Sunday, May 13, 2012


1. The number of students who have to go into debt to get a bachelor’s degree has risen from 45% in 1993 to 94% today.
2. There is now more than $1 trillion in outstanding student loan debt in the United States.
3. Over the last 10 years, tuition and fees at state schools have increased 72%.
4. During the late 1970s, Ohio spent 17% of their budget on higher education and 4% of prisions. Today, Ohio spends 11% on higher ed and 8% of prisons.
5. This year, national, state and local spending on higher education reached a 25-year low.

 With more than $1 trillion in student loans outstanding in this country, crippling debt is no longer confined to dropouts from for-profit colleges or graduate students who owe on many years of education, some of the overextended debtors in years past. Now nearly everyone pursuing a bachelor’s degree is borrowing. As prices soar, a college degree statistically remains a good lifetime investment, but it often comes with an unprecedented financial burden.
Ninety-four percent of students who earn a bachelor’s degree borrow to pay for higher education — up from 45 percent in 1993, according to an analysis by The New York Times of the latest data from the Department of Education. This includes loans from the federal government, private lenders and relatives.
For all borrowers, the average debt in 2011 was $23,300, with 10 percent owing more than $54,000 and 3 percent more than $100,000, the Federal Reserve Bank of New York reports. Average debt for bachelor degree graduates who took out loans ranges from under $10,000 at elite schools like Princeton and Williams College, which have plenty of wealthy students and enormous endowments, to nearly $50,000 at some private colleges with less affluent students and less financial aid.  The current balance of federal student loans nationwide is $902 billion, with an additional $140 billion or so in private student loans.   [Read more at the NY Times]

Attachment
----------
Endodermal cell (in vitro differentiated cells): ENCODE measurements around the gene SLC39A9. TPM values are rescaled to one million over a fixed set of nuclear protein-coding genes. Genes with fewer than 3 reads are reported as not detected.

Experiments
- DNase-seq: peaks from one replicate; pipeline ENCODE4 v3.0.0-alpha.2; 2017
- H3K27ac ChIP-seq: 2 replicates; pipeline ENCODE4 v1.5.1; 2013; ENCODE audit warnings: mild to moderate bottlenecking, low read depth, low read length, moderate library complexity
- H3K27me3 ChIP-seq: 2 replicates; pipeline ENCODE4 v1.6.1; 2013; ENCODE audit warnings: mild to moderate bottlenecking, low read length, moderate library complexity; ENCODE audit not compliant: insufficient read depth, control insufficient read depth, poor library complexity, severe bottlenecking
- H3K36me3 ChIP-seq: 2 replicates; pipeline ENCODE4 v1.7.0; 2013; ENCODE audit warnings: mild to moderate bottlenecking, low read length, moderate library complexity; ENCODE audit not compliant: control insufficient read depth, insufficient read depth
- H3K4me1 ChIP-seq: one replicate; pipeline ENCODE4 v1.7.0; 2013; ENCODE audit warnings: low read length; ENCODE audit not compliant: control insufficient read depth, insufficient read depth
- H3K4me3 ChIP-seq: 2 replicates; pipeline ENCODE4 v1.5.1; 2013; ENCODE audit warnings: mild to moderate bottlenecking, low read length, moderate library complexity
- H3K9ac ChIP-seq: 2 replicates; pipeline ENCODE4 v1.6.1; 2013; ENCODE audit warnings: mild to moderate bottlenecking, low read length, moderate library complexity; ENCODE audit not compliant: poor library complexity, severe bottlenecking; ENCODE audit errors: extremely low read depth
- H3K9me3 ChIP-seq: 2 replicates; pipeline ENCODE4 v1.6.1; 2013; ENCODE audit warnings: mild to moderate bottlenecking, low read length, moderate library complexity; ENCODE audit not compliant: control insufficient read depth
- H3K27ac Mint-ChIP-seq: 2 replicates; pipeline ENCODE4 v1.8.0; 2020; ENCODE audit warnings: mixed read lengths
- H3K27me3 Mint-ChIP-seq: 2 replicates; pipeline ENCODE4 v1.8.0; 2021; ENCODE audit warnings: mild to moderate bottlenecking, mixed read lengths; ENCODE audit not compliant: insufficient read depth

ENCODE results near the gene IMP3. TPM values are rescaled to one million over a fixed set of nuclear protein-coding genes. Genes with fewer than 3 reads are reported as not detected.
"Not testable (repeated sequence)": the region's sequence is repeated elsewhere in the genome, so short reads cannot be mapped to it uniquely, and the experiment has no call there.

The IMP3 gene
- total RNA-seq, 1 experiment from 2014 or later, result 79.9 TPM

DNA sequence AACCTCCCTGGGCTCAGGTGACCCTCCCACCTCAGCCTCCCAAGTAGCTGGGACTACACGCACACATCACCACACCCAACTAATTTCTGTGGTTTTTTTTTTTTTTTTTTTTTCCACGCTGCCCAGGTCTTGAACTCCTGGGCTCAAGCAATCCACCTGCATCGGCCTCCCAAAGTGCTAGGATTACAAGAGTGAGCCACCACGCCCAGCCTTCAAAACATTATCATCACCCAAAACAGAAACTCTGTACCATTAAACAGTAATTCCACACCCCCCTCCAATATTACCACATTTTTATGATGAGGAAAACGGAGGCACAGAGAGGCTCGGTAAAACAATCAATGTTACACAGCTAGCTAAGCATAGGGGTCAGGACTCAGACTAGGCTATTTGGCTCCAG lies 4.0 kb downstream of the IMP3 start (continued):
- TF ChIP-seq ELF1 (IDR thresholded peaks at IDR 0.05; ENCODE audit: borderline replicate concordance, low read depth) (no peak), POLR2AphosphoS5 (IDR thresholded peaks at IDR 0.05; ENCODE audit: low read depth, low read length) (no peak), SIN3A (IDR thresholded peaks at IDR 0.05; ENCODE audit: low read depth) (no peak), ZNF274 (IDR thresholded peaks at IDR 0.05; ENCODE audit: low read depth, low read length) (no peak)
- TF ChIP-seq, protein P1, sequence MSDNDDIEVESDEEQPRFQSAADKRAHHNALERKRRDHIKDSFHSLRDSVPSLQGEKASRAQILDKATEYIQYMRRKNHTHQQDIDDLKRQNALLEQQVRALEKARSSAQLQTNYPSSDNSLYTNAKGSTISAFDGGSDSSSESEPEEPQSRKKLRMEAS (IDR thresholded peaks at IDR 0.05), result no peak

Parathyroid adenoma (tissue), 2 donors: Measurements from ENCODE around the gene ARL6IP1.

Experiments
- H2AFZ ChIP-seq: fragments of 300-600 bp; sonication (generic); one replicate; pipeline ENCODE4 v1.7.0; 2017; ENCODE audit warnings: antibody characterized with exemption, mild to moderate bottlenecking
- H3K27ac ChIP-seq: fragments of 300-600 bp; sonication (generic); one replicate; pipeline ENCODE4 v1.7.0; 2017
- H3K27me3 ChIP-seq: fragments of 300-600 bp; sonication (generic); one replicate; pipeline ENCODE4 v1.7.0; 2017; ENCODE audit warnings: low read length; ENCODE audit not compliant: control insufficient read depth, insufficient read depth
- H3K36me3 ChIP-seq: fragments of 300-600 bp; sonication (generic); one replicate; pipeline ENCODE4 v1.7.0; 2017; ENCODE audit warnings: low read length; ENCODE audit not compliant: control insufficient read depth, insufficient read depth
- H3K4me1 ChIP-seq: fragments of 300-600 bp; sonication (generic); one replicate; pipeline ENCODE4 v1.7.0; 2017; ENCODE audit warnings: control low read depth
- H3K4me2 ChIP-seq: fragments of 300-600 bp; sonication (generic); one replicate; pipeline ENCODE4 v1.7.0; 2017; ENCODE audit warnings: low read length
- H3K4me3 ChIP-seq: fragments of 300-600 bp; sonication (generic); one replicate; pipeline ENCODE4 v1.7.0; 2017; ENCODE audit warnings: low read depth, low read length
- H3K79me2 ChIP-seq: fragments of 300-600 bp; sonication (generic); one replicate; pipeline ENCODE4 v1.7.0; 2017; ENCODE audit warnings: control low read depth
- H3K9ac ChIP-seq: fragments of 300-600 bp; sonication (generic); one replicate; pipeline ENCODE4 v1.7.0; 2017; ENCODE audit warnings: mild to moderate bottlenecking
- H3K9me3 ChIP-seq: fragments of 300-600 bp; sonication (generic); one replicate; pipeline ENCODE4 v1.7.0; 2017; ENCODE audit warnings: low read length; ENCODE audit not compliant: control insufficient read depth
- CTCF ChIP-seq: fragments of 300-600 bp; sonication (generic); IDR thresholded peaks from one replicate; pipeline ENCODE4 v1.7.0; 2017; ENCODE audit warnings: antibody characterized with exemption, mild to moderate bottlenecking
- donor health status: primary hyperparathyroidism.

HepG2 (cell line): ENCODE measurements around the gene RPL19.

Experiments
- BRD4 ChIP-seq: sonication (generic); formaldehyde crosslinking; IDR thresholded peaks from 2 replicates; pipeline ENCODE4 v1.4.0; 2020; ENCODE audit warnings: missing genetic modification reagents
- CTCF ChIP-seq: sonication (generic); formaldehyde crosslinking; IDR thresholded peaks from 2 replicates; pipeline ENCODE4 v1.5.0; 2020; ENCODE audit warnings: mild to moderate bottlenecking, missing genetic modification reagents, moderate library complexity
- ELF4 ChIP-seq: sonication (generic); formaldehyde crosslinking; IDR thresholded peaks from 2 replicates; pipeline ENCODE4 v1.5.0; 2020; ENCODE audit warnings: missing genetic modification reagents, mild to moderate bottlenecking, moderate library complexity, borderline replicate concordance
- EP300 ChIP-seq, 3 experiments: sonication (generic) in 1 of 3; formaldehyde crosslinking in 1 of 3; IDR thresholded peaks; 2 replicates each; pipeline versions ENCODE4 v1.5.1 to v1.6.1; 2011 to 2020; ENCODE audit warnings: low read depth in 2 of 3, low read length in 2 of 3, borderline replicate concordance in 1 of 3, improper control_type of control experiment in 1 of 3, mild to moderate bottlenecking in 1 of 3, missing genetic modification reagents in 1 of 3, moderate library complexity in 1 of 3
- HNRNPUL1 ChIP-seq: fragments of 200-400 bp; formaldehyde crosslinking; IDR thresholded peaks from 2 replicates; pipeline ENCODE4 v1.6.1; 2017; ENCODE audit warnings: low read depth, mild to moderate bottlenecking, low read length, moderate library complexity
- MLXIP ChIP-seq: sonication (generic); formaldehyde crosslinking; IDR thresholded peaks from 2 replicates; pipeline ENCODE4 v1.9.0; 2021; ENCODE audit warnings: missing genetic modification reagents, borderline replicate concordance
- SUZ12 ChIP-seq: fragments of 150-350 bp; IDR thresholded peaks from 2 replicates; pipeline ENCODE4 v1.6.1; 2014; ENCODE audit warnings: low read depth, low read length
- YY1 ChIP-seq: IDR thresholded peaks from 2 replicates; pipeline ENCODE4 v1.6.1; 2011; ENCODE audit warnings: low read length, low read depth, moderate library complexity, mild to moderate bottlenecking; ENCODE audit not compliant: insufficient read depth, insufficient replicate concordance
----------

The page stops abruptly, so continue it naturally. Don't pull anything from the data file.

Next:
Student Debt and the Class of 2010

Two-thirds of college seniors graduated with loans in 2010, and they carried an average of $25,250 in debt. They also faced the highest unemployment rate for young college graduates in recent history at 9.1%. Our new report, Student Debt and the Class of 2010, includes average debt levels for the 50 states and District of Columbia and for more than 1,000 U.S. colleges and universities.

Sharp Uptick in Federal Student Loan Default Rates

New data released by the U.S. Department of Education shows a sharp increase in the rate at which student loan borrowers are defaulting. The official "two-year cohort default rates" show that 8.8 percent of student loan borrowers who entered repayment in 2009 had defaulted by the end of 2010, up from 7 percent for those entering repayment in 2008. Our resource page provides background and useful links about cohort default rates for reporters, policymakers, and the general public.
Visit the Cohort Default Resource page

Critical Choices: How Colleges Can Help Students and Families Make Better Decisions about Private Loans

Our new report Critical Choices: How Colleges Can Help Students and Families Make Better Decisions about Private Loans documents promising practices that a variety of financial aid offices are using to help prospective borrowers avoid unnecessarily risky and costly debt. It also identifies some problematic practices that bypass key opportunities to inform students' and parents' borrowing decisions.

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